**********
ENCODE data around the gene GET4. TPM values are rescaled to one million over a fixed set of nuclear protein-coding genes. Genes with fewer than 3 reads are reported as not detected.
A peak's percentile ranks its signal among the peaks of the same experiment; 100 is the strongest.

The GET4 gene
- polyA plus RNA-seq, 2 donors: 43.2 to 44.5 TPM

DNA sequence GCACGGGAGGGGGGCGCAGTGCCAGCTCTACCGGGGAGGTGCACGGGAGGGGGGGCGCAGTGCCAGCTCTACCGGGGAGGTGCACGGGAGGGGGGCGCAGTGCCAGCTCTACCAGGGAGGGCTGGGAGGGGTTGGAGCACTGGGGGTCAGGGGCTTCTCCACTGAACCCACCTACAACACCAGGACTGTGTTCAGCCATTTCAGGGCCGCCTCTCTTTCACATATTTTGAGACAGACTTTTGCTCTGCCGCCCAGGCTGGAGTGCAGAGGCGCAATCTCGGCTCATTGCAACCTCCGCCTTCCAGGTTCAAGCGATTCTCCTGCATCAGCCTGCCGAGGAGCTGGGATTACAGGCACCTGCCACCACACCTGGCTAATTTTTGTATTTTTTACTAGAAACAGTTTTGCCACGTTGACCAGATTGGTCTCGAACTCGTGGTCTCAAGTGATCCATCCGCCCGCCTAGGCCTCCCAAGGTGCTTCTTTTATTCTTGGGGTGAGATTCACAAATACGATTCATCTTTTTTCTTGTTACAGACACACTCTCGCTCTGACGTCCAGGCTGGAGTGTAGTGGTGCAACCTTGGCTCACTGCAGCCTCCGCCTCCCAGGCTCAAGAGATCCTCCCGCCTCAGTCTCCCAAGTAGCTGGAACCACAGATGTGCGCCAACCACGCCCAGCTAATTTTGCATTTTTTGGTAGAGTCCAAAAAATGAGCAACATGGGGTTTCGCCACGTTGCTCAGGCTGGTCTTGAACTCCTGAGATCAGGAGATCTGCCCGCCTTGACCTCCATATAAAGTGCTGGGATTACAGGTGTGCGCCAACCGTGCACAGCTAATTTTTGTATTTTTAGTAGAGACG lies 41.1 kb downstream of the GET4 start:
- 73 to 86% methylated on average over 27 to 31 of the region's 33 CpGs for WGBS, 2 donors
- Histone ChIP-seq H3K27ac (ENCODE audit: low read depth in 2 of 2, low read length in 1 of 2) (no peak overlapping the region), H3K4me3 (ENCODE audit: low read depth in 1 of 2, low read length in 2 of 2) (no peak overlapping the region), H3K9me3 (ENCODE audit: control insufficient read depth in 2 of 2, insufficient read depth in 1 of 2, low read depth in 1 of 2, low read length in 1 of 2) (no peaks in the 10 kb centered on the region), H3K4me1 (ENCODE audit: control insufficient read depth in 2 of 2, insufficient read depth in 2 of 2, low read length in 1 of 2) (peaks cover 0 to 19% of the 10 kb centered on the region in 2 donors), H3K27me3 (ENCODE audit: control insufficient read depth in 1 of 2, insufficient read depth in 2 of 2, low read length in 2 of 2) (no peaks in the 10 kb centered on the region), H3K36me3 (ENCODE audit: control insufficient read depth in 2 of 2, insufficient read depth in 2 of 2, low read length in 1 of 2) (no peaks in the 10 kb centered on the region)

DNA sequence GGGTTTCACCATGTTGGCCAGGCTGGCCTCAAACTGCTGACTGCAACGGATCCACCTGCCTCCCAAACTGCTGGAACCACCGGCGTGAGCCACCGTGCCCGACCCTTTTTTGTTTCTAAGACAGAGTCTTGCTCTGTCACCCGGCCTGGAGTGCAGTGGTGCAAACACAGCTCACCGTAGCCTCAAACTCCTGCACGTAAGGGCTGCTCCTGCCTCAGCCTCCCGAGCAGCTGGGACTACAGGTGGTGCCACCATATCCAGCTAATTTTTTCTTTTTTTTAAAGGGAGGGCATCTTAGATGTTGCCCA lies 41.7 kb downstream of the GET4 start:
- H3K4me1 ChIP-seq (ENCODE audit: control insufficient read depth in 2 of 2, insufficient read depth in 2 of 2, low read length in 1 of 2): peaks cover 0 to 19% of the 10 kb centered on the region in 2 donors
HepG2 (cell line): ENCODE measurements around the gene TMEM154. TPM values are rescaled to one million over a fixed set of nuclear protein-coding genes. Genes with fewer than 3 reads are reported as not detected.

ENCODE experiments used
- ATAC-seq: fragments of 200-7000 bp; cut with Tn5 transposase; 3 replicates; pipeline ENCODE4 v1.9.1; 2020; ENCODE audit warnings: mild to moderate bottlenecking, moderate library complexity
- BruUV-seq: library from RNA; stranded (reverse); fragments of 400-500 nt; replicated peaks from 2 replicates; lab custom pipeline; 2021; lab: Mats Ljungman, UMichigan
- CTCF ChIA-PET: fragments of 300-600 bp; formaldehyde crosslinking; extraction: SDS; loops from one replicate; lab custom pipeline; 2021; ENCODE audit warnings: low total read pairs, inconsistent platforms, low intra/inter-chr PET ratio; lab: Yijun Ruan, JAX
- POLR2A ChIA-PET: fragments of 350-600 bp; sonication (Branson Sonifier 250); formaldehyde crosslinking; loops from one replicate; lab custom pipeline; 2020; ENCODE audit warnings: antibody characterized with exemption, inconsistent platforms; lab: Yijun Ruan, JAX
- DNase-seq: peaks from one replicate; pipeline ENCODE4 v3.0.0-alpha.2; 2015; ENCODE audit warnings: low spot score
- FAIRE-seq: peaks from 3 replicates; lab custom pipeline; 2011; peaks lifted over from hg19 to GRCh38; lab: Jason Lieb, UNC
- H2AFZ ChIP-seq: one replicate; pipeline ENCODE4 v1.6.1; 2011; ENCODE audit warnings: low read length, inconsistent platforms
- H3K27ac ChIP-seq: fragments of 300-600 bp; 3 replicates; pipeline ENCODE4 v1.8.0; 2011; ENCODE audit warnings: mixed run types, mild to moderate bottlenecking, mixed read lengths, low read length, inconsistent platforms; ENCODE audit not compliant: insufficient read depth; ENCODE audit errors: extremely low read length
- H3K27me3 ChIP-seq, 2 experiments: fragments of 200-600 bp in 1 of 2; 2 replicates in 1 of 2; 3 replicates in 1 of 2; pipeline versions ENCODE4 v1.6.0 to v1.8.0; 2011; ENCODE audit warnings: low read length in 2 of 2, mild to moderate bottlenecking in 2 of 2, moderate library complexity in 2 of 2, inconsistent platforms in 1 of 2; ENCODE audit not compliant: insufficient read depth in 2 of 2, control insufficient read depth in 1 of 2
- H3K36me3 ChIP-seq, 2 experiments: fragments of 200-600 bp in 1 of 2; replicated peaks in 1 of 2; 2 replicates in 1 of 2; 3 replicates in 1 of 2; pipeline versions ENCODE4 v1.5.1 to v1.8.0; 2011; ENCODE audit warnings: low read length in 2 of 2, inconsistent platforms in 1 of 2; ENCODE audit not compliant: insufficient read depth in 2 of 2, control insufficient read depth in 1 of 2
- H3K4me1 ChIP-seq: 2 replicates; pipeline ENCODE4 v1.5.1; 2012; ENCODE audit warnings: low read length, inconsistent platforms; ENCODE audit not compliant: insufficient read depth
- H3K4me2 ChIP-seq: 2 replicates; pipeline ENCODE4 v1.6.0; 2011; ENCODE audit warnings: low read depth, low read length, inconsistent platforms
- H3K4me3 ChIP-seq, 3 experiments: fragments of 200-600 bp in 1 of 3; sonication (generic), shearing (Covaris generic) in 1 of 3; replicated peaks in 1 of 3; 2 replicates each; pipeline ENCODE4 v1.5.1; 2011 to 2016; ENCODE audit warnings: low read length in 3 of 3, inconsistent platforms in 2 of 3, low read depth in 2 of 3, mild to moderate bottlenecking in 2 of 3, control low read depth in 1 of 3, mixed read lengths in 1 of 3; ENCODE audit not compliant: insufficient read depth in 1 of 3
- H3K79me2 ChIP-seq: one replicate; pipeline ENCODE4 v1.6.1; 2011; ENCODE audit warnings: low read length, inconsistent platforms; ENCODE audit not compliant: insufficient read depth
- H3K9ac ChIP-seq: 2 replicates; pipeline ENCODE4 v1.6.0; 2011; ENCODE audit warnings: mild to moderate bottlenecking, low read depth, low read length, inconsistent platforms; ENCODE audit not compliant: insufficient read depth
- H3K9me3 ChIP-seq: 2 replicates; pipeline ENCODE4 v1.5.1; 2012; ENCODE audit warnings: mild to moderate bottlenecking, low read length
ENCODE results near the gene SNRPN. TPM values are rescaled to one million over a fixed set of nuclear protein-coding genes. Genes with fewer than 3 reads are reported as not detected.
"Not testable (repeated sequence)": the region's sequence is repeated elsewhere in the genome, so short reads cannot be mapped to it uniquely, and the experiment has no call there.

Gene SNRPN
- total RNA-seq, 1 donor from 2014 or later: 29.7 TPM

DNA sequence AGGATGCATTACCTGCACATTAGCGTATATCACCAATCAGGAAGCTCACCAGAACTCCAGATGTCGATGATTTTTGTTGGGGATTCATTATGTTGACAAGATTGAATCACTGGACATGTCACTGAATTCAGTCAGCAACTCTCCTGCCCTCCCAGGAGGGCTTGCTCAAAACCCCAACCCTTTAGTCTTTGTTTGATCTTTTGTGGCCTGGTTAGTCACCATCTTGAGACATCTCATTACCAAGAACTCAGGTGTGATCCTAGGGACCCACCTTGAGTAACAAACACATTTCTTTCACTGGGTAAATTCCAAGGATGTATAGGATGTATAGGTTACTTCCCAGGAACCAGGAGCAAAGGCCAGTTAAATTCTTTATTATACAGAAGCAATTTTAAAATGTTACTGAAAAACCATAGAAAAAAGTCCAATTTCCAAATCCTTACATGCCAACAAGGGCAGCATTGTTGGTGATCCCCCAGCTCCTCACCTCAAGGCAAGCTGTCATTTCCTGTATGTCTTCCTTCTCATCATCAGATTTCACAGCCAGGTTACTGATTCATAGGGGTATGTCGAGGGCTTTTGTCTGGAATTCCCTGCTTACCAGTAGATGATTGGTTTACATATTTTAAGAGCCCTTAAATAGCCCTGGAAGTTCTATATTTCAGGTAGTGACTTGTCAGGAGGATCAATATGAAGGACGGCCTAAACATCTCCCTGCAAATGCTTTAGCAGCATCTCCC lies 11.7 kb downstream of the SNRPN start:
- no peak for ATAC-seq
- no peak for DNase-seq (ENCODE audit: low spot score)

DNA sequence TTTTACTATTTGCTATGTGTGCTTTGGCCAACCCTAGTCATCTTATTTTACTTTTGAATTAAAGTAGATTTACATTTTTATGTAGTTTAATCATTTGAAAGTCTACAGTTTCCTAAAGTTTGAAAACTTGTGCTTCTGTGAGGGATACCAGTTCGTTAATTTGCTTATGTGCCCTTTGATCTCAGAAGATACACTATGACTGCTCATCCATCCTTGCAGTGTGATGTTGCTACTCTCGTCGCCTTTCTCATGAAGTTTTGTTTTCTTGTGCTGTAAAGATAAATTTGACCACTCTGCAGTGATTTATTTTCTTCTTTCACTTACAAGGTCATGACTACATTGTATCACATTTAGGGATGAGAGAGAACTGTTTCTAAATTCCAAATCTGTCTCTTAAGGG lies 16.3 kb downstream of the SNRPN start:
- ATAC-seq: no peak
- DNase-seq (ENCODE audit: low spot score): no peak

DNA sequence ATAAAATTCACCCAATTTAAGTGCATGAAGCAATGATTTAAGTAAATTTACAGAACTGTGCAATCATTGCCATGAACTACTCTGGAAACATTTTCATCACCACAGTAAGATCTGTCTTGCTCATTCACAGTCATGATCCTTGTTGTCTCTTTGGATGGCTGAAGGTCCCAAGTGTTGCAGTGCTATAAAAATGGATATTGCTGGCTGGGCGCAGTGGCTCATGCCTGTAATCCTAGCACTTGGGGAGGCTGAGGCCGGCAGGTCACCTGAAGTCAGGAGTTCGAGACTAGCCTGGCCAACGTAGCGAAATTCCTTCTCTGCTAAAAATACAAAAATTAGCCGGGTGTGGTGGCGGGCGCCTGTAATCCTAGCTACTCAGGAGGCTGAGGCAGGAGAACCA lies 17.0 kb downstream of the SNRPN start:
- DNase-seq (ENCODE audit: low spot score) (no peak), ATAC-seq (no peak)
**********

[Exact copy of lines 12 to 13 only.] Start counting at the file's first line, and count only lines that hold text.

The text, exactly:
- ATAC-seq: fragments of 200-7000 bp; cut with Tn5 transposase; 3 replicates; pipeline ENCODE4 v1.9.1; 2020; ENCODE audit warnings: mild to moderate bottlenecking, moderate library complexity
- BruUV-seq: library from RNA; stranded (reverse); fragments of 400-500 nt; replicated peaks from 2 replicates; lab custom pipeline; 2021; lab: Mats Ljungman, UMichigan